Spinal Cord Arteriovenous Malformations: Techniques for Resection

This is a preview. Check to see if you have access to the full video. Check access


This video reviews techniques for resection of complex spinal cord arteriovenous malformation, and more specifically the epipial technique for resection of these malformations in the spinal cord. This is a 48-year-old female who presented with left lower extremity weakness and numbness, which was relatively progressive, and she was known to have this arteriovenous malformation previously. On the MRI, this malformation is located at the level of T8 and T9, and on the axial images, it gives you the appearance that the malformation is potentially all localized to the epipial space, but as would expect, there are going to be feeders and a small part of the malformation is in the deep, white matter feeders, which will be embedded in the parenchyma of the malformation. Due to the progressive nature of her symptoms, she subsequently underwent a T7 through T9 laminectomy; however, before we proceeded with the procedure, we went ahead and obtained an angiogram, which confirmed our findings that the T8 radicular artery, two of them were the main feeding vessels to this relatively compact glomus malformation with evidence of a large draining vein. Knowing this information, we will plan to pursue disconnection of these feeders initially after the exposure of the malformation intraoperatively. So after performance of the laminectomy, the dura was opened in the midline. Interestingly, there was a layer of calcified, separate dural layer, just next to the dura proper that we removed in order to be able to open the dura. Next, we inspected our malformation here. This is caudal. This is cranial. And obviously we targeted those big feeders that were noted to be along the inferior aspect of the malformation first. Somatosensory evoked potentials and motor evoked potentials were used during this procedure. You can see a permanent clip was placed on those inferior feeders first. The feeders were subsequently resected, coagulated and transected. You can see the gliotic plane along the epipial space. I continued to direct my attention to the epipial space. I did not violate the gliotic margin within the parenchyma of the spinal cord. You can see the nerve roots intimately associated with a malformation. My repeated attempts here to stay epipial, disconnect the feeders to the malformation, however, leave a portion of the malformation within the parenchyma intact. Patient tolerate this partial AVM removal within the spinal cord very well. This is not consistent with our findings in the intracranial lesions and AVMs where partial AVM removal can be catastrophic. So here is the portion of the AVM that is intraparenchymal. I continue to cut across the malformation. This portion is intraparenchymal. This portion is epipial or subpial, and I continue to remove the AVM that is resectable without entering the spinal cord. Now we have this portion of the spinal cord within the parenchyma. The vein was obviously disconnected after removal of the epipial component of the tumor, and I'll continue to coagulate, but not necessarily aggressively manipulate the intraparenchymal portion of the malformation to prevent any neurological deficits that will be new. During the dissection of malformation we had some changes in our motor evoked potentials in the left lower extremity, along the superior portion of the resection, which was noted to be very mild. This is a post-operative angiogram, which demonstrates gross total resection of the malformation without any early draining veins. The patient awoke from the anesthetic with a slight left lower extremity weakness, consistent with our intraoperative mild findings based on motor evoked potential monitoring. The patient recovered well from this deficit at the six months evaluation and since has done very well and returned to work. Thank you.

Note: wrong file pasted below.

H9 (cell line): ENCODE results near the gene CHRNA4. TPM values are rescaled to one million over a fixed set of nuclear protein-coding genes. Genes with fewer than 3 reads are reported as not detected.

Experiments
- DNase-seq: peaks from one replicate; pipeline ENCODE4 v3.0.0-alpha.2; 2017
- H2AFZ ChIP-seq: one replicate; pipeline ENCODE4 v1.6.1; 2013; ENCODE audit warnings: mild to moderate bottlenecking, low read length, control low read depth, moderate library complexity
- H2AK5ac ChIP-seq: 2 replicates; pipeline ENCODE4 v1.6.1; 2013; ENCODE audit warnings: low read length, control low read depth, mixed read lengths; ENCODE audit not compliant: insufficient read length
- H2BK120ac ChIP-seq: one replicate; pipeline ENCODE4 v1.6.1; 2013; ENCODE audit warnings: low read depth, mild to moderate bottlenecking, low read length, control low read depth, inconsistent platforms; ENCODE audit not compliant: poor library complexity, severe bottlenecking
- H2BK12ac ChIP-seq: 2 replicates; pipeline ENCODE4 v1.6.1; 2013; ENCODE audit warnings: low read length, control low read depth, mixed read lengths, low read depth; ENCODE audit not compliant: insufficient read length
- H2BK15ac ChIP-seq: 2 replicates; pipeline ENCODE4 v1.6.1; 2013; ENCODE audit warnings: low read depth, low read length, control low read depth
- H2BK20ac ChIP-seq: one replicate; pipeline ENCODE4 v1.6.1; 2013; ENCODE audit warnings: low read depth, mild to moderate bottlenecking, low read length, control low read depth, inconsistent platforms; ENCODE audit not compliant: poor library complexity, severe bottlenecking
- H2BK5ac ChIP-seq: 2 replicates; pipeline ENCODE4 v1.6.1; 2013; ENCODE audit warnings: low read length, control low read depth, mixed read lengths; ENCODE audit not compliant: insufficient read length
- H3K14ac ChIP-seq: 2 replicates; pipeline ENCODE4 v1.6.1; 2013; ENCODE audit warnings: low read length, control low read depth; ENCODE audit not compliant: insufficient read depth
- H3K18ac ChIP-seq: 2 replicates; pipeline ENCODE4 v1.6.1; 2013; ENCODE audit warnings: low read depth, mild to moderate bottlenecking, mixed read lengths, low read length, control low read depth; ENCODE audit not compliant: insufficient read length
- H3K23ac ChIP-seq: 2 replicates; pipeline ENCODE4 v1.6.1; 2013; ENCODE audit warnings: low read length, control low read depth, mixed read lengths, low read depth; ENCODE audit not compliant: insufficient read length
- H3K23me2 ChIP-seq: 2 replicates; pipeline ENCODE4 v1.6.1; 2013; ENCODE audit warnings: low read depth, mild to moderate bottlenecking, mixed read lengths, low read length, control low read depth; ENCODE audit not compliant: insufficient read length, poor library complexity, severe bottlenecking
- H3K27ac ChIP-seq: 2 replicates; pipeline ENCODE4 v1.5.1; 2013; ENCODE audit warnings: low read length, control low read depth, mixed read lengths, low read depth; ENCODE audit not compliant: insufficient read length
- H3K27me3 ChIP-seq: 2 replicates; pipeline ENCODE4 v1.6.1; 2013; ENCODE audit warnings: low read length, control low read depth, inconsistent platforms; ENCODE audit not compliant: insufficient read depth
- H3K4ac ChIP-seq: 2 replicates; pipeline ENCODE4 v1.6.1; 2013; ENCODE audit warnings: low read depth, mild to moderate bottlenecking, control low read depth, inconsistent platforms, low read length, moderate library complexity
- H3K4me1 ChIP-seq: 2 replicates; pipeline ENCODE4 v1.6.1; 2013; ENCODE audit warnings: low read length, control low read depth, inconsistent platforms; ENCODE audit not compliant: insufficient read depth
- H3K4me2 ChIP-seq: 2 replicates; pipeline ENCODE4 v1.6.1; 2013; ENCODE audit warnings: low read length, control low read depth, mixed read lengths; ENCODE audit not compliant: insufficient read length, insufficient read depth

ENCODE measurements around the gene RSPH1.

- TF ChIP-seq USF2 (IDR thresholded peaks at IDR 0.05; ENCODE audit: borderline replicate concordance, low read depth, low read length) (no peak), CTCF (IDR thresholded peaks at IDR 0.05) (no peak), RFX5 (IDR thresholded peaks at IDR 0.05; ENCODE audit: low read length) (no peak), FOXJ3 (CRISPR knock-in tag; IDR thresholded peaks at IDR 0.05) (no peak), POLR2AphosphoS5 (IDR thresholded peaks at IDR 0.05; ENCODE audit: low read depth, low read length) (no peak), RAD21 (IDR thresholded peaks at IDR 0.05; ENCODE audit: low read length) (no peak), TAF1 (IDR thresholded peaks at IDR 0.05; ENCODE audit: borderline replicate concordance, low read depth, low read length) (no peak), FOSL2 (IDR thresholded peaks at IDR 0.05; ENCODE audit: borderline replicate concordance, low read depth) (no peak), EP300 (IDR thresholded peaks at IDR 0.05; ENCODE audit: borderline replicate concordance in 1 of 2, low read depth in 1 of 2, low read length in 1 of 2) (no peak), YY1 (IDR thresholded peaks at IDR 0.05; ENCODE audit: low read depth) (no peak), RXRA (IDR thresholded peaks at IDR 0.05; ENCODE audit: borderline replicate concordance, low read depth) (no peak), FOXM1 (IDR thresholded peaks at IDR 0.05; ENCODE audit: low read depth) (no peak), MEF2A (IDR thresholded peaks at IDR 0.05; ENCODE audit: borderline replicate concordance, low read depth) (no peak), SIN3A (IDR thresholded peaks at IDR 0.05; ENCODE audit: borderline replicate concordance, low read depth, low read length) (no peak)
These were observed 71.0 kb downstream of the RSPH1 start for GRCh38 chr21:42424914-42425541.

Please login to post a comment.